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Family Law Journal: September 2013
DWF

Beverley Jones discusses the legal and financial issues surrounding surrogacy and clarifies the rights of all parties involved

Following the Department of Health’s recent announcement on ‘three-parent’ babies (see www.gov.uk/government/news/innovative-genetic-treatment-to-prevent-mitochondrial-disease), surrogacy has once again come to the fore and questions have been raised about the rights of the mother versus those of the intended parents, and what happens when events do not go to plan. The financial compensation involved is also subject to debate, with many unclear on what the law states. For those contemplating surrogacy, what steps can be taken from the outset to ensure the process goes as smoothly as possible for all? What kind of agreements should be put in place to protect the interests of the intended parents and the child? What does the law state about financial reimbursements?

Mary Gaskins and Sarah Woodsford summarise guidance and practice points on freezing orders in UL v BK (Freezing Orders: Safeguards: Standard Examples)

In June 2013, Mostyn J gave judgment in UL v BK (Freezing Orders: Safeguards: Standard Examples) [2013] regarding the application by a wife to continue a freezing order that had been made without notice to the husband in February 2013.

Rebecca Huxford considers the arguments for and against the introduction of a limitation period in financial proceedings

Unlike most areas of law, limitation periods are unfamiliar territory to family practitioners. Sections 23 and 24 of the Matrimonial Causes Act 1973 (MCA 1973) both state that the court has jurisdiction to make financial orders ‘on granting a decree of divorce… or at any time thereafter’. This can create a number of difficulties for family lawyers faced with the prospect of financial remedy proceedings many months or even years after the date of separation or decree absolute. These problems were highlighted in the recent case of Vince v Wyatt [2013].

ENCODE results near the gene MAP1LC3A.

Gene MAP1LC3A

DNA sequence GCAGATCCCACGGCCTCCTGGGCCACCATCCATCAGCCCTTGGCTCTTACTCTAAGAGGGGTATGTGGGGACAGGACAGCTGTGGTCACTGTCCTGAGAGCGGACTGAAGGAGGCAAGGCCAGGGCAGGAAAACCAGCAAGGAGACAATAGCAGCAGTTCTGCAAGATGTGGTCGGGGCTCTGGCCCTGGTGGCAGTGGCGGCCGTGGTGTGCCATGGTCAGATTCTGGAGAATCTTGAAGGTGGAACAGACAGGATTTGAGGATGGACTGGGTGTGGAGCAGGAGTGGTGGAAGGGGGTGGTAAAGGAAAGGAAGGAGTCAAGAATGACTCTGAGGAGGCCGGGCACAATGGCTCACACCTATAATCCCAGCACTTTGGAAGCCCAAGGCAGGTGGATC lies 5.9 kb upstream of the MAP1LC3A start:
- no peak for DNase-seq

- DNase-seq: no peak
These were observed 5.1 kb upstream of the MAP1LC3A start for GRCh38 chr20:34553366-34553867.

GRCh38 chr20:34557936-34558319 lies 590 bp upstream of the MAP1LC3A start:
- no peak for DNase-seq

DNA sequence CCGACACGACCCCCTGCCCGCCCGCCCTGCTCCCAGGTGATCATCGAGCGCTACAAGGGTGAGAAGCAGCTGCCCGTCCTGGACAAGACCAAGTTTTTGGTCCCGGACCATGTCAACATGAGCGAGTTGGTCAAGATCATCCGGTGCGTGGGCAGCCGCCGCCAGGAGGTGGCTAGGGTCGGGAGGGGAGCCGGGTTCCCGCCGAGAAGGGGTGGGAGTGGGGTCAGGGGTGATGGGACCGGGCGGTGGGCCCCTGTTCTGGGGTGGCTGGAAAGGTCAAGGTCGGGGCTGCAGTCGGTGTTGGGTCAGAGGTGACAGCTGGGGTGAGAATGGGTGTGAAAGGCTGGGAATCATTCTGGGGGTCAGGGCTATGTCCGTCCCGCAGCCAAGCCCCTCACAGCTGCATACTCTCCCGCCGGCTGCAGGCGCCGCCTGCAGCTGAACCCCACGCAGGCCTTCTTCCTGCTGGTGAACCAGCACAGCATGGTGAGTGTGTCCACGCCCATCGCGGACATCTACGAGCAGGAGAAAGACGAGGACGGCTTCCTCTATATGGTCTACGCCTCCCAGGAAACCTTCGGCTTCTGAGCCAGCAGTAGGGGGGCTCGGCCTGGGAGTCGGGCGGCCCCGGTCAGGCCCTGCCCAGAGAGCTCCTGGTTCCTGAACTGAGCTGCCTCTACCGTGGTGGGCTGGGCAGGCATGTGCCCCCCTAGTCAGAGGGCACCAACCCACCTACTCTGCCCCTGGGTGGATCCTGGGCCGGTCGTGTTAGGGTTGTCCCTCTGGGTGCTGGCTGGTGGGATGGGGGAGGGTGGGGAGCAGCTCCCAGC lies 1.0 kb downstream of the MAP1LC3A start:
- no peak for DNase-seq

Julian Bremner examines whether the decision in Thursfield v Thursfield makes it more likely or not that committal orders in family proceedings will be made

A recent trend in the senior courts has been to curtail and/or remove the, arguably legally unorthodox, practices that have developed over time in family law to deal with a variety of different problems that regularly occur in family proceedings. In particular, Tchenguiz v Imerman [2010] and Prest v Petrodel Resources Ltd [2013] made it plain that the family courts need to play by the ‘same rules’ as their civil counterparts. While this shift has given rise to arguments that the job of the financial matters family lawyer has been made considerably more difficult (and such discussion is not the purpose of this article) the recent Court of Appeal, Civil Division decision in Thursfield v Thursfield [2013] illustrates the more stringent application by the civil courts of processes available in the family law world.

Seddons

Sonny Patel sets out the courts’ approach to inherited assets and steps that can be taken to protect the interests of parties

On divorce, the family courts have a very wide discretion to re-allocate assets from one party to another, regardless of the strict legal ownership or the origin of the assets. The discretionary nature of family law allows the court to impose tailor-made, fact-specific solutions but this also means that it can be difficult to give precise advice on the likely outcome on a given set of facts. Section 25 of the Matrimonial Causes Act 1973 sets out the considerations that the court must consider if asked to impose a financial order. They are not listed in any order of priority; different factors may have varying weight in different cases depending on the facts.

Anthony Gold

Kim Beatson and Lehna Hewitt look at recent decisions on leave to remove and the factors that will be taken into account by the courts

Holman J described international relocation cases as the ‘hardest of dilemmas’ in S v Z (Leave to Remove) [2012]. These cases are difficult and painful for all concerned, but travel between countries is an important part of everyday life and some would say that unrestricted movement from country to country is fundamental to our concept of freedom.

Rebecca Harling analyses a rare application to terminate a father’s parental responsibility

In CW v SG [2013] the court was concerned with a mother’s application to terminate a father’s parental responsibility for their eight year-old son and the father’s cross-application for a specific issue order to receive regular updates about his son.